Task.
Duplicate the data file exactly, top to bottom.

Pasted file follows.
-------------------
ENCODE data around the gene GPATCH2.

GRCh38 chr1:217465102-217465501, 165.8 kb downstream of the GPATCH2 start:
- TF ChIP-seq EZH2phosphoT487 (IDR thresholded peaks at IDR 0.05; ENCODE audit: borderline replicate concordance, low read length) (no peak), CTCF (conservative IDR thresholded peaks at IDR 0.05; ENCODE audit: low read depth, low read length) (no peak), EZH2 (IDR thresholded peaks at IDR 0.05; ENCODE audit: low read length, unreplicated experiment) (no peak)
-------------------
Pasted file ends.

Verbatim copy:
ENCODE data around the gene GPATCH2.

GRCh38 chr1:217465102-217465501, 165.8 kb downstream of the GPATCH2 start:
- TF ChIP-seq EZH2phosphoT487 (IDR thresholded peaks at IDR 0.05; ENCODE audit: borderline replicate concordance, low read length) (no peak), CTCF (conservative IDR thresholded peaks at IDR 0.05; ENCODE audit: low read depth, low read length) (no peak), EZH2 (IDR thresholded peaks at IDR 0.05; ENCODE audit: low read length, unreplicated experiment) (no peak)